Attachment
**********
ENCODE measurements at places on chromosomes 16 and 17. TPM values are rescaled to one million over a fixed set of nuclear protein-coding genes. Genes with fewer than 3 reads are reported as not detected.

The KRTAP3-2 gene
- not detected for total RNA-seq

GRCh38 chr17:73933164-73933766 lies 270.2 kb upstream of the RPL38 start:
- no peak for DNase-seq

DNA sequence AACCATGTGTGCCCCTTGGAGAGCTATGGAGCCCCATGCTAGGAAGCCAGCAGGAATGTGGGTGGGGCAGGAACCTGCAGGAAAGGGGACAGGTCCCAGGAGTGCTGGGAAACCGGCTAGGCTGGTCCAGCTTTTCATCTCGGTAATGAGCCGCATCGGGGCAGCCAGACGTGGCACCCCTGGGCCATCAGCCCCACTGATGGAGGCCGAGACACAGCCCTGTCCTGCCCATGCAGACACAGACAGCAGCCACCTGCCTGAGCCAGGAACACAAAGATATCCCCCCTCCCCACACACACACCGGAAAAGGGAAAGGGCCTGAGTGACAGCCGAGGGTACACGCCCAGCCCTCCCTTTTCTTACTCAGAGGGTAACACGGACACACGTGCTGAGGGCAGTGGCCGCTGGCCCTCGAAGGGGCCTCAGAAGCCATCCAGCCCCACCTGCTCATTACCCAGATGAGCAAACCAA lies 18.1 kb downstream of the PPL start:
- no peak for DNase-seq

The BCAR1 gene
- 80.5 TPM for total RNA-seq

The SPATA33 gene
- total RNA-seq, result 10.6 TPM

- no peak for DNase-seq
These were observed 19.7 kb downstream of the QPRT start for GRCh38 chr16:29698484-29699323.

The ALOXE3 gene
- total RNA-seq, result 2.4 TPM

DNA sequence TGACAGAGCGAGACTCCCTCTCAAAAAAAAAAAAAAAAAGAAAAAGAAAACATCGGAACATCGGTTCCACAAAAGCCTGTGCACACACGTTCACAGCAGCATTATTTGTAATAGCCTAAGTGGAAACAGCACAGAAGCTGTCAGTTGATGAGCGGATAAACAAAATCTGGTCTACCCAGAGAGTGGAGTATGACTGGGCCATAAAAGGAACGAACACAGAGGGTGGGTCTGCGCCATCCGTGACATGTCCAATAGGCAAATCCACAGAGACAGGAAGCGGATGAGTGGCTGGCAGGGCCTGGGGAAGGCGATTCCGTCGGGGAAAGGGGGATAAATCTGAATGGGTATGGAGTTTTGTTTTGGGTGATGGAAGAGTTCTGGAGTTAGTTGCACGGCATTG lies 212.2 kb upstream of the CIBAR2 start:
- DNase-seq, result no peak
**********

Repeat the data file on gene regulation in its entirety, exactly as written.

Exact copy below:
ENCODE measurements at places on chromosomes 16 and 17. TPM values are rescaled to one million over a fixed set of nuclear protein-coding genes. Genes with fewer than 3 reads are reported as not detected.

The KRTAP3-2 gene
- not detected for total RNA-seq

GRCh38 chr17:73933164-73933766 lies 270.2 kb upstream of the RPL38 start:
- no peak for DNase-seq

DNA sequence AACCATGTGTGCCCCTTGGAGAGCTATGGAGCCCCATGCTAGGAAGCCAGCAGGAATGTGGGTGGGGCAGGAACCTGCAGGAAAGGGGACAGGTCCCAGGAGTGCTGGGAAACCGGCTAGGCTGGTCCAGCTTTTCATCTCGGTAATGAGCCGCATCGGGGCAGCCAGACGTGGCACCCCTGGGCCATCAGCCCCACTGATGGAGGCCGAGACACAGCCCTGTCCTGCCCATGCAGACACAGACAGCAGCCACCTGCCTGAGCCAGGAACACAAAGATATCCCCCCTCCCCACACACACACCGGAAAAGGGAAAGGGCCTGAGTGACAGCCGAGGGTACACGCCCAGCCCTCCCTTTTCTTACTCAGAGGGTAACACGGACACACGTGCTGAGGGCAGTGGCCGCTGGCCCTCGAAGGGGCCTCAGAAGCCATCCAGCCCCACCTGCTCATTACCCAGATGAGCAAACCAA lies 18.1 kb downstream of the PPL start:
- no peak for DNase-seq

The BCAR1 gene
- 80.5 TPM for total RNA-seq

The SPATA33 gene
- total RNA-seq, result 10.6 TPM

- no peak for DNase-seq
These were observed 19.7 kb downstream of the QPRT start for GRCh38 chr16:29698484-29699323.

The ALOXE3 gene
- total RNA-seq, result 2.4 TPM

DNA sequence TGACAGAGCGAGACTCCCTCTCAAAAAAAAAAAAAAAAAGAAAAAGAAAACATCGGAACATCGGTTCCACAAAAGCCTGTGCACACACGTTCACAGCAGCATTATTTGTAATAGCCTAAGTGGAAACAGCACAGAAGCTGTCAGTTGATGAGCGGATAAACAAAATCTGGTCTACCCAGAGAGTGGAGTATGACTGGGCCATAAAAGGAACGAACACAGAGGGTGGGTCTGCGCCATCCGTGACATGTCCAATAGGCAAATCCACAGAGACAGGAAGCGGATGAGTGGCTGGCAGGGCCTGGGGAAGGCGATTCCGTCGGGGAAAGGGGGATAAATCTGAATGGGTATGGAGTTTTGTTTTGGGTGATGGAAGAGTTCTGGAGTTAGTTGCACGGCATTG lies 212.2 kb upstream of the CIBAR2 start:
- DNase-seq, result no peak